That practice, which is based in Florida and also includes non-athletes, has blossomed in recent years. Through his professional commitment, Murray’s schedule keeps getting more and more busy.

“My day typically involves seeing clients in my office and talking with them on the phone,”he says. “For many athletes this is the main way I work with them–using phone and email follow-up–as they travel throughout the world.”

“I always start with a new client by doing a full evaluation to see where their mental skills are, what they are like as a person, what they are dealing with. Then I devise a plan to help them reach their goals more effectively.”

Because of his success, Murray has slowly become one of the better-known voices in the sports psychology community.

“Other things I do are write articles for magazines, conduct workshops, and speak at various engagements,”he says. “I also do a fair number of interviews for newspapers, magazines, and TV occasionally. Most recently, I was called to do interviews for BBC radio, CBS national radio, NPR, Bloomberg Radio, ESPN The Magazine and Sports Illustrated.”

Another big element of his job is attending sporting events.

“I get out to the athletic site quite often. I spend time on the sidelines, on the court and on the course to see the athlete in their natural environment.”

Murray says one of the drawbacks (or at least issue to keep in mind when considering the field) is the constant hours.

“I am available 24/7 to my clients so it is definitely not a 9 to 5 job!”

Yet the benefits, according to Murray, are endless.

“It’s exciting work helping people achieve more success,” he says. “And the great thing about working with high performers such as athletes is that you can actually see the performance. Just turn on the TV on Sunday.”

How many people can see such direct results? Hey, there goes my client rushing for 467 yards today. Looks like the sessions are working!

Of course, there’s also travel.

Along with visiting clients and athletic sites, Murray says, “I went to London twice this year to do workshops. The cell phone gets a lot of use.”

Perhaps one of the most intriguing things about sports psychology is that it’s still emerging. There’s plenty of room for newcomers to join and enrich the profession.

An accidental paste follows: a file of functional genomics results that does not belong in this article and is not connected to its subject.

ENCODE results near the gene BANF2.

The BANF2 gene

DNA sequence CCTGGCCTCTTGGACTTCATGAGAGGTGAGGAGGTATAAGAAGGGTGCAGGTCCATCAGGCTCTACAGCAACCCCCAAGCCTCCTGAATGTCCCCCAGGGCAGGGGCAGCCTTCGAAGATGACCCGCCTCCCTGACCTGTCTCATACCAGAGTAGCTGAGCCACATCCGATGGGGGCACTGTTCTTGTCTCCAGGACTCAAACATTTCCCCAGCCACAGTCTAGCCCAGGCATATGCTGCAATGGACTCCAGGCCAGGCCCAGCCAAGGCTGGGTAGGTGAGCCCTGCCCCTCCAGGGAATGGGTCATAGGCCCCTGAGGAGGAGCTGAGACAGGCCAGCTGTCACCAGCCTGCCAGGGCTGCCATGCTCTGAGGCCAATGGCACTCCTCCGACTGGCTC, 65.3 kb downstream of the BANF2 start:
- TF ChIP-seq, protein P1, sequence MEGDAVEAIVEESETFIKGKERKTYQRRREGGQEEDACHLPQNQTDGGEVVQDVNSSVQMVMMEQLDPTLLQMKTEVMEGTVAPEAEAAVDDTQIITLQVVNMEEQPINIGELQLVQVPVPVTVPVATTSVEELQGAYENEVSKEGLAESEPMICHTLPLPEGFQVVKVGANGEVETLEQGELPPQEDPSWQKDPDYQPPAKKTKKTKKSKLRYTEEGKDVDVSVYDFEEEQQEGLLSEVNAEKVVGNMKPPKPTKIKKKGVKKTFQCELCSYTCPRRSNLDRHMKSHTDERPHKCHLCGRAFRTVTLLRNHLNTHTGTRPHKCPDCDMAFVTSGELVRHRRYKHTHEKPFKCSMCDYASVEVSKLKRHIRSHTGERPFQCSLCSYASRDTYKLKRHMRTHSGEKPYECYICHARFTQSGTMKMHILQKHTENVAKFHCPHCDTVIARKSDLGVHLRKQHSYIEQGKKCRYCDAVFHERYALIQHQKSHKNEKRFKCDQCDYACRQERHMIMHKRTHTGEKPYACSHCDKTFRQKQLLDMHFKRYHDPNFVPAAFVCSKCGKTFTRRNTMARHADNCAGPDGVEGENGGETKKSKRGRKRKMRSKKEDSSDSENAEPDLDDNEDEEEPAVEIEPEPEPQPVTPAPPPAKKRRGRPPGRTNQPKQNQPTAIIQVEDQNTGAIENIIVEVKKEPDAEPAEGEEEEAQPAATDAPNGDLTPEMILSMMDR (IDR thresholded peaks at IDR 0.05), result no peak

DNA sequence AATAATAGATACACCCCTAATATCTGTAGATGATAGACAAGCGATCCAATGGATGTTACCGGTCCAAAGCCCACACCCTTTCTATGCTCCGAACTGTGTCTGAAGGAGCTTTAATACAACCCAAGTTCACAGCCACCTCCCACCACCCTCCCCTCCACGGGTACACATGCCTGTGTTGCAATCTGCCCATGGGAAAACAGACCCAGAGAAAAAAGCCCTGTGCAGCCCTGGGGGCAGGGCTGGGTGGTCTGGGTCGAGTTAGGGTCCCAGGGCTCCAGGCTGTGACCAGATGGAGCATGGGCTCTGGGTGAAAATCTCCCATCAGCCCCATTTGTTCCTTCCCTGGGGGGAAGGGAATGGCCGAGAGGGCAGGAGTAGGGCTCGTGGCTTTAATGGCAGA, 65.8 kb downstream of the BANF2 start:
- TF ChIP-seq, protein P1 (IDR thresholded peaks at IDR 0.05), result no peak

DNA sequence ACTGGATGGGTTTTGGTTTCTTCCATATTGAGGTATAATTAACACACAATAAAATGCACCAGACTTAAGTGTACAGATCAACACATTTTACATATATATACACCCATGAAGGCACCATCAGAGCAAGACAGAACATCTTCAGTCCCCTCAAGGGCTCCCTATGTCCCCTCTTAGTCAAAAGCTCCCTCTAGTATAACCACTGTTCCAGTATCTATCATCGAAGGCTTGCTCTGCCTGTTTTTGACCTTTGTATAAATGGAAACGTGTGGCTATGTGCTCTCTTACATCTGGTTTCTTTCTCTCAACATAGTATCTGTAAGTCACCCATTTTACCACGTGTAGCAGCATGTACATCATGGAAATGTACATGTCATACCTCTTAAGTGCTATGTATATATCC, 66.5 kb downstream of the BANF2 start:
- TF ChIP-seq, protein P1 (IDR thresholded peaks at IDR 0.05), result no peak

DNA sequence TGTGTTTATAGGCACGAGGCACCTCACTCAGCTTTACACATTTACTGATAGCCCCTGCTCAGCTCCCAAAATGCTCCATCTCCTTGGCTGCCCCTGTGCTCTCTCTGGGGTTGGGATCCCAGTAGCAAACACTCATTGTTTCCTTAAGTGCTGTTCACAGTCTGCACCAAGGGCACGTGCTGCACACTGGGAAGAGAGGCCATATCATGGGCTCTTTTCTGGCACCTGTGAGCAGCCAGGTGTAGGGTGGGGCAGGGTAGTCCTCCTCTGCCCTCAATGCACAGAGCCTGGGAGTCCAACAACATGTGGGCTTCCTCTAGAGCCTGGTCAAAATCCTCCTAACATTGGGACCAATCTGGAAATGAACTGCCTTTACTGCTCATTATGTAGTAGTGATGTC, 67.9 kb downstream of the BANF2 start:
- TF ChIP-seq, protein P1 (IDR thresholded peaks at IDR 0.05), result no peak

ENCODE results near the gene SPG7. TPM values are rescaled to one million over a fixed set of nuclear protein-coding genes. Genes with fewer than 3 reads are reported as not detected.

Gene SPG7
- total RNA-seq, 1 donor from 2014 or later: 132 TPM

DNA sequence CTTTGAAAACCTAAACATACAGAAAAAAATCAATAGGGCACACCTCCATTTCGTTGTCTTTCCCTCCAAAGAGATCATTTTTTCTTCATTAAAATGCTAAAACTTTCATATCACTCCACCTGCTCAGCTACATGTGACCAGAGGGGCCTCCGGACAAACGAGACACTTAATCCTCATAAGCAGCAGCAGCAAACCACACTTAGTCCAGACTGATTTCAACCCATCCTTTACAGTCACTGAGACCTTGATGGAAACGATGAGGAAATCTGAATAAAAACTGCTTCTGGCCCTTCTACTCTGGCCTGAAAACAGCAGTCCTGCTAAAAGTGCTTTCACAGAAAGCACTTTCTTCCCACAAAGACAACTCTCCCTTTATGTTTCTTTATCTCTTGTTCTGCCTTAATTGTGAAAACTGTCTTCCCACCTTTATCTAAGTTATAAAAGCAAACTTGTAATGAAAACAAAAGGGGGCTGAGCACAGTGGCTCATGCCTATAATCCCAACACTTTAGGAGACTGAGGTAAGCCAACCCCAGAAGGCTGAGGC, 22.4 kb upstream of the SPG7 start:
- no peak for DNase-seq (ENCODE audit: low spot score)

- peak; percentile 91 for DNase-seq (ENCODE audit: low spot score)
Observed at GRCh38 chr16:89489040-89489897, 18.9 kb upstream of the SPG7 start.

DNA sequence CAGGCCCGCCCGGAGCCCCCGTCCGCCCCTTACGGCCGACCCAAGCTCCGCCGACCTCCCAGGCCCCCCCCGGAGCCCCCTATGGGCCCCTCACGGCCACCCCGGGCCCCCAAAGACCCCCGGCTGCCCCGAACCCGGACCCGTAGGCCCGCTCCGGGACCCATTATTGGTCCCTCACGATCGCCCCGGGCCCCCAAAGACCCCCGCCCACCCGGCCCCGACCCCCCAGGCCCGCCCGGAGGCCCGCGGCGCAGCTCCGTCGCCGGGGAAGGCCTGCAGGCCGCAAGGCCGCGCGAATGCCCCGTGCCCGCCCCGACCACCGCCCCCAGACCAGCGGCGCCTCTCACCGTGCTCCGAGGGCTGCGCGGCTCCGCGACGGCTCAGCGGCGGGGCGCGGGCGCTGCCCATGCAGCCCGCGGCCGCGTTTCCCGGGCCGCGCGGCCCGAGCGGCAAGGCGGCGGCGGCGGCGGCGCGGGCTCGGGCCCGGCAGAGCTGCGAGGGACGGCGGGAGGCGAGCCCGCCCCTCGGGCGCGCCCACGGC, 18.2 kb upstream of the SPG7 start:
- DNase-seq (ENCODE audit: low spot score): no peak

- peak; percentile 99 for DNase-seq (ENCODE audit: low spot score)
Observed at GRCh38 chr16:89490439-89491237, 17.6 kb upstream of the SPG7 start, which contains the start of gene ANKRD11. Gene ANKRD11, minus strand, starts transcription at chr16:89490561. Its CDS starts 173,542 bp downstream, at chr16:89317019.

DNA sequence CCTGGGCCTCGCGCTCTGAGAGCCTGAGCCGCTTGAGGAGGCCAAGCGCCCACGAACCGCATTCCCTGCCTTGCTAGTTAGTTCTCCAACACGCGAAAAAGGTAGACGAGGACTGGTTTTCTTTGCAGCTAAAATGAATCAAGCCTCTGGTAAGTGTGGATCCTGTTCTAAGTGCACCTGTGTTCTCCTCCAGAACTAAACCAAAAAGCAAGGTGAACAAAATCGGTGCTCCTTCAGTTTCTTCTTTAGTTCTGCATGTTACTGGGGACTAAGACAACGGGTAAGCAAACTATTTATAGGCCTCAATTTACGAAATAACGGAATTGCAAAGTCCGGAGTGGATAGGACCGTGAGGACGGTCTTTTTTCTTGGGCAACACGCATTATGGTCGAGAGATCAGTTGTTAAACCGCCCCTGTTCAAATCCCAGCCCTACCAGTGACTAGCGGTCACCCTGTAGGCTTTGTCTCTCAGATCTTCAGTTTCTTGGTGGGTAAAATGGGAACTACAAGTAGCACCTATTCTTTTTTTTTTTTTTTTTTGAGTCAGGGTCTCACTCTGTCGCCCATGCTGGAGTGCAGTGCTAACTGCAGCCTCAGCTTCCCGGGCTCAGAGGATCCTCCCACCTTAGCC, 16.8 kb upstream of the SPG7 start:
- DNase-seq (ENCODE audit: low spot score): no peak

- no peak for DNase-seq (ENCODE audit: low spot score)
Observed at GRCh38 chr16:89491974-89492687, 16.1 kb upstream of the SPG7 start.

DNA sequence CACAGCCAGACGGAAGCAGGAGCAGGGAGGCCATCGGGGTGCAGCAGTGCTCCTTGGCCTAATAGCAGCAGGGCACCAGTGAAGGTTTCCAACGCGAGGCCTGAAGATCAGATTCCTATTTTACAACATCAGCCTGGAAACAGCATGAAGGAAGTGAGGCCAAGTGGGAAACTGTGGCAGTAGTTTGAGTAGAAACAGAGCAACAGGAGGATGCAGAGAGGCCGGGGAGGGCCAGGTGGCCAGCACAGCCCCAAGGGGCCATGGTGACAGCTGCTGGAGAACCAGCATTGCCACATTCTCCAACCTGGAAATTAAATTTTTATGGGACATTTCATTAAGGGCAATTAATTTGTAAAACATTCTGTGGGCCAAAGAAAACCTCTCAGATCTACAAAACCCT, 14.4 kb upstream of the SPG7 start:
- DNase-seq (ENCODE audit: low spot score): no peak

Murray’s overall advice to those considering a career is this: “To be a sport psychologist you have to wear many hats and credentials are extremely important. I believe the only way to do it is to become a licensed psychologist first, as the bare minimum level of training. You need to know what makes people tick, how they break down, all of the assessment and treatment training.

But a license in psychology is not enough. You also have to have studied the sport sciences–the physical bases of sport–the movement sciences, the biology, the physiology etc. Then, and perhaps the hardest part to acquire, is the hands-on training by another qualified sport psychologist. I was fortunate to train under a current Olympic sport psychologist when I did my internship. It’s a long road with little gratification and a lot of hard work. But now I’m professionally satisfied and challenged, invigorated by what I do, and constantly learning. You never know enough. Performance and competition is always changing so you have to be able to go with the flow, make adjustments with athletes on the fly, and treat clinical problems too when they come up.”

Dr. John F. Murray is a sports psychologist and clinical psychologist providing sports psychology and counseling services based in Palm Beach, Florida.

Using the Weapons of Sport Psychology in Tennis

Mental Equipment Syndicated Column – July 1, 1995 – Dr. John F. Murray – Let’s talk optimal performance. Whether you play or coach tennis professionally, or just slug it out on the weekends, there is a wealth of exciting news available for you from the world of sport psychology. Are you keeping up-to-date on the fascinating developments in this field? If not, you are depriving yourself of key tools that would raise your tennis expertise to the next level.

Sport psychology was defined by Singer in 1978 as “the science of psychology applied to sport.” Sport psychologists provide two major types of services: (1) performance enhancement strategies, and (2) counseling for a variety of issues affecting the athlete. Although not all tennis players have access to a qualified sport psychologist, much can be learned from the available research.

Psychology as a scientific discipline began in 1879, making it one of the youngest of all sciences. Sport psychology is younger still, with only 30 years of extensive research. In fact, it wasn’t until 1985 that the Division of Exercise and Sport Psychology was recognized as a subspecialty of the American Psychological Association. Although still in its infancy, this field already has much to offer. Many research findings have still not been communicated to the player and coach in an easily available format. Much knowledge is just waiting to be tapped! It is my opinion that the complete tennis player and coach of the 21st century will require all the benefits sport psychology has to offer to stay on top.

In this introductory article, I have briefly outlined several areas involved and services provided by the sport psychologist. Look for future articles to explore specific techniques to optimize your performance on the tennis court.

Let’s look at a few domains where sport psychology plays an active role:

(1) Touring professionals and coaches
(2) National team programs
(3) Sport organizations
(4) Youth development programs
(5) Student players and coaches
(6) Families of athletes
(7) Players coping with injuries
(8) Recreational programs

Here are some typical services provided by the sport psychologist:

(1) Imagery training
(2) Arousal management/attentional focus
(3) Substance abuse management
(4) Eating disorders/weight management
(5) Relaxation training
(6) Motivational strategies
(7) Competitive pressure management
(8) Programs to cope with retirement from sport

In closing, sport psychology has much to offer tennis players and coaches at all levels. If you are looking for a competitive edge, or trying to help your players achieve at their maximum level, turn to the science of sport psychology!